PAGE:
Rouble surges, stocks fall as Russia holds Ukraine referendums
Sept 23 (Reuters) - The Russian rouble surged to new multi-week highs on Friday while stocks fell in volatile trade as Moscow mobilises some 300,000 extra troops for the conflict in Ukraine.
Despite President Vladimir Putin's mobilisation order, the rouble hit its highest level versus the U.S. dollar since Aug. 25 in trading on Friday and its strongest against the euro since July 19.
At 1106 GMT, the currency was up 2.8% against the greenback at 57.2 , having climbed as high as 3% at one point. Against the euro, it firmed past 56 for the first time in more than two months, gaining 3% to trade at 55.89 in the afternoon session in Moscow..
Currency controls and month-end tax payments, which see Russia's exporters convert their foreign currency earnings into roubles to make payments to the treasury, are providing a boost to the rouble despite the geopolitical headwinds, analysts say.
"The increased supply of foreign currency could support the rouble amid reports of possible new sanctions from the European Union," Yuri Popov, a strategist at SberCIB Investment Research, said in a research note.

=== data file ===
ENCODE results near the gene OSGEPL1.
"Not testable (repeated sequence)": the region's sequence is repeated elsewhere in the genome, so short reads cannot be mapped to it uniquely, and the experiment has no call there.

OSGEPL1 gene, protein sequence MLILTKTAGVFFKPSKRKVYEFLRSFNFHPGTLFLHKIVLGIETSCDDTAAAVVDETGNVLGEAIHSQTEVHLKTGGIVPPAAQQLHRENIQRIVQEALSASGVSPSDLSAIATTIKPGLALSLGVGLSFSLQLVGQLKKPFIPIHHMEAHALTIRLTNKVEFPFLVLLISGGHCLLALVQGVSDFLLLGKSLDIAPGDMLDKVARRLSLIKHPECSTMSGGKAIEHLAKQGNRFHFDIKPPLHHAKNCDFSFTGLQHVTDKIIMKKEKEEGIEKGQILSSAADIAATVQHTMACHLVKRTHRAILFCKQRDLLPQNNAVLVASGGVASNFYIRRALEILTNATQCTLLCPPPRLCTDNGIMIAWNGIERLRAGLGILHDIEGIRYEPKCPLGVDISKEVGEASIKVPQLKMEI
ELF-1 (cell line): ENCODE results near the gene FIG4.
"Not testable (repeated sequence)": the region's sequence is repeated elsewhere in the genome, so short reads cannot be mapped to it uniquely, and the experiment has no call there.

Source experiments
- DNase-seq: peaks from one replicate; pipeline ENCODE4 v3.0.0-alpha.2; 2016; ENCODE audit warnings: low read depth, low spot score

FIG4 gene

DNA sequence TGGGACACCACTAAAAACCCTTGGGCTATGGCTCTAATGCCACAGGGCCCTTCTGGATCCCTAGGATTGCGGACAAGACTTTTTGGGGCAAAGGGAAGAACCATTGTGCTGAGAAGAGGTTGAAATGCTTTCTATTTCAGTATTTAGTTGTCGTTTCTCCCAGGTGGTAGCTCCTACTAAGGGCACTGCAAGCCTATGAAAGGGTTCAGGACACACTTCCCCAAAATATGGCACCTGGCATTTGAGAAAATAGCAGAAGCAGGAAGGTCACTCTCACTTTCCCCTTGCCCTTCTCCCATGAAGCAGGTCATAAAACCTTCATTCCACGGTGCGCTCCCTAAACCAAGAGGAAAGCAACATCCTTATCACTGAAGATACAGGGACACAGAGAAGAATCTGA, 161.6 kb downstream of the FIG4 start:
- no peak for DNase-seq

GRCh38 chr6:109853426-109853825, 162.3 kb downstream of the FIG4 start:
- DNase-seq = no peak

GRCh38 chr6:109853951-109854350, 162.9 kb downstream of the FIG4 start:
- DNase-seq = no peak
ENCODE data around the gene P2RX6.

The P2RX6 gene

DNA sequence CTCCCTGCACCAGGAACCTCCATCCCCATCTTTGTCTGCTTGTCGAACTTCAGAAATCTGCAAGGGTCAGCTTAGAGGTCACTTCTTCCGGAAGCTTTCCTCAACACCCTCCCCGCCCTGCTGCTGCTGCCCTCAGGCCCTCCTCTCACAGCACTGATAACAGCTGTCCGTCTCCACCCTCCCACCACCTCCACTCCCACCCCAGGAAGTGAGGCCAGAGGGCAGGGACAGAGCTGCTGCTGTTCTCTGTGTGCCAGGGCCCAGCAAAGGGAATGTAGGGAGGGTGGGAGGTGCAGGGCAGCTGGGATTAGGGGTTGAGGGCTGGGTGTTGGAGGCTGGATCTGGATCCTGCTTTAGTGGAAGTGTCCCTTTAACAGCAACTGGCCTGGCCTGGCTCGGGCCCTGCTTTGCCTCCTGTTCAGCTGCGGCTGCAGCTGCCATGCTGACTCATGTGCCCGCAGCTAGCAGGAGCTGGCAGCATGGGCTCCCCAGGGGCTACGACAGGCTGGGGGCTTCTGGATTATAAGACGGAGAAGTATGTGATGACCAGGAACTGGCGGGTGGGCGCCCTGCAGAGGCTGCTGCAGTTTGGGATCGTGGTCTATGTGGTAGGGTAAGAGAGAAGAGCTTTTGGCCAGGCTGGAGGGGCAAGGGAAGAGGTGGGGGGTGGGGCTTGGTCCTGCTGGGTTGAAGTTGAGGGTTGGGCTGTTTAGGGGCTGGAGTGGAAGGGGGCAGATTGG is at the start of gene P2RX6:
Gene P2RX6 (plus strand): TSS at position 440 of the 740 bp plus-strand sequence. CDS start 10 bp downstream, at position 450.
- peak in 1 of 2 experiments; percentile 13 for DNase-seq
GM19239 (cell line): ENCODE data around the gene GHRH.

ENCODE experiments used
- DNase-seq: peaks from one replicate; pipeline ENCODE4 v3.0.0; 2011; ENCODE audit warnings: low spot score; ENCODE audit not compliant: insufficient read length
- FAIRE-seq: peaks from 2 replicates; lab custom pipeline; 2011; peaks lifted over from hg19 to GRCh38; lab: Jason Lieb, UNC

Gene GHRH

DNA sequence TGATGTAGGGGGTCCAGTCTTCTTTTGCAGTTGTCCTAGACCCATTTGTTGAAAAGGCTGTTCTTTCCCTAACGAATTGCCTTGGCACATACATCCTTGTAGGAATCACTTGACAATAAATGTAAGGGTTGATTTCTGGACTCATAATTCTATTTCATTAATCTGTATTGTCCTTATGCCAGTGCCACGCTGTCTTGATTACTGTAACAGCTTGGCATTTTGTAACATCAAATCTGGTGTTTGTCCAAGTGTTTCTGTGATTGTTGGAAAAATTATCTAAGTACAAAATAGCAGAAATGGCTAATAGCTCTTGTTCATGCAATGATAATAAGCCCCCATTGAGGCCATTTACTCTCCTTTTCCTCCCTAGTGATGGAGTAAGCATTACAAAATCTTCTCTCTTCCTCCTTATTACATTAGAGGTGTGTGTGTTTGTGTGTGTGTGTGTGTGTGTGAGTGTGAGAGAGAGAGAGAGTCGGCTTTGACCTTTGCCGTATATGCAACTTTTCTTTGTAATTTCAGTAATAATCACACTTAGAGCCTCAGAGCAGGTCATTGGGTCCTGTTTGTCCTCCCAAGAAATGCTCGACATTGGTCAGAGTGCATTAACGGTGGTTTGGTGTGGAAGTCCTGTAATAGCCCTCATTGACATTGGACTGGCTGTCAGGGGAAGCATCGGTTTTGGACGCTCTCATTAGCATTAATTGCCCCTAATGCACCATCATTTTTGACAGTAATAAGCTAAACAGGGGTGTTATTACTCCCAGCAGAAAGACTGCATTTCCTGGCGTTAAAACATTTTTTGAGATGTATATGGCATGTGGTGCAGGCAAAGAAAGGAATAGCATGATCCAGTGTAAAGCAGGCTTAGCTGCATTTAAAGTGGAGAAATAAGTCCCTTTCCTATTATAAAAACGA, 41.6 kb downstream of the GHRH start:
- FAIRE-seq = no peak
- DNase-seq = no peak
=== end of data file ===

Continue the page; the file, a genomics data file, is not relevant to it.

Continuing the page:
But Russian stocks were deep in the red as markets remain jittery over how Russia's mobilisation drive will affect the conflict. The dollar-denominated RTS index (.IRTS) dropped 1.7% to 1,154.8 points. The rouble-based MOEX Russian index (.IMOEX) was 4.3% weaker at 2,097.6 points.
Russian shares have seen heightened volatility all week in response to the mobilisation order and as Moscow stages referendums in four regions of Ukraine on joining Russia.
The new moves from Moscow have raised the prospect of further economic sanctions from the West, with the European Union saying it will discuss a new package of penalties.
After surging in Thursday's session on news it had enough free cash flow to pay interim dividends, shares in Gazprom (GAZP.MM) fell back in line with the wider market on Friday, down 2.6% in rouble terms.
"Today the Russian market is dominated by negative sentiment ... the Friday factor seems to be stronger than usual as market players are not risking keeping their long positions over the weekend," said Zarina Saidova, an analyst at Moscow-based Finam investment firm.
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